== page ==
RECENT research about the long-term effects of violent video games on behaviour is one of several papers that fail to address a key oversight in much of the violent media literature.
The article, published in JAMA Pediatrics, presents longitudinal data linking violent video game play with aggressive behaviour, and adds to a growing debate on the role of video games in our children’s lives.
The study uses a very powerful wave-to-wave longitudinal design to demonstrate that violent video game exposure leads to an increase in self-reported aggression by increasing the salience of aggressive thoughts.
The design itself has two major strengths. First, by collecting data annually in three waves from study participants it allows media violence exposure at wave 1 to predict aggression at later waves. Second, the design allows researchers to control for a variety of other explanatory variables during each wave, including trait aggressiveness, gender and parental monitoring (the research showed the relationship between video game violence and aggression remained after controlling for these variables).
Researchers have been focusing on the effects of violent video games for nearly 20 years. However, most papers do not investigate the other aspects of human experience that could have similar effects.
By this, I mean that it is conceivable that many of the things that we do in our daily lives could have similar effects on our thoughts and behaviour in the ways that have been documented for violent video games.
Researchers have isolated the mechanisms by which violent video games can influence behaviour (by increasing aggressive cognitions, creating a hostile attribution bias), but these same mechanisms are present in various other daily activities (eg, being stuck in traffic, playing contact sports, engaging in a debate).
A great irony is that the most popular model used in explaining violent media effects, the General Aggression Model, is rarely applied to forms of aggression outside of violent media.
We haven’t yet established whether other aspects of normal life have the same effects on aggressive behaviour. I find it difficult to believe, given the enormous complexity of human experience, that violent video games are unique in their effect on aggressive behaviour.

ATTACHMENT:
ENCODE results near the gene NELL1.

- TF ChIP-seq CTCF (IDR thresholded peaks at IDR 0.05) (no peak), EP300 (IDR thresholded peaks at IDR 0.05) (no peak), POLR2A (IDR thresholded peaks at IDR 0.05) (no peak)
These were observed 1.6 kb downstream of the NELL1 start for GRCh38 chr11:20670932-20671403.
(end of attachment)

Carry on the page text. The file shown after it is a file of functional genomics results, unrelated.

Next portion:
Research is increasingly confirming that aspects of video games beyond violent content also have effects on behaviour. Competitiveness, level of difficulty of the game, and who you play with all have sizeable effects on people’s behaviour, calling into question the unique effect of the violence per se.
My comments relate to violent video games with respect to normally developing children but what about children who already have problems with aggression? Should their access to violent video games be restricted?
Maybe, but only to the extent that you restrict access to other stimuli that have particularly negative effects on the child. My greater concern in that situation would be problematic game use — that is, playing video games to excess. Video games, irrespective of violent content, have been linked with poor health outcomes like poorer sleep quality.
So, while the JAMA Pediatrics research adds to the pile of studies finding that exposure to violent video games predicts aggressive behaviour, my question is “so what?”.
I find it difficult to recommend that health practitioners or parents should be concerned about their patients or children playing violent video games, at least given the current research.
It hasn’t yet been established whether violent video games have a unique ability to influence people, beyond the sorts of things they encounter in their complex everyday lives.
We ought to be concerned about our children being exposed to violence and aggression, but it is time to stop singling out video games as a unique and alarmingly dangerous source.
Morgan Tear is a psychology PhD candidate at the University of Queensland studying the effects of violent video games on social behaviour.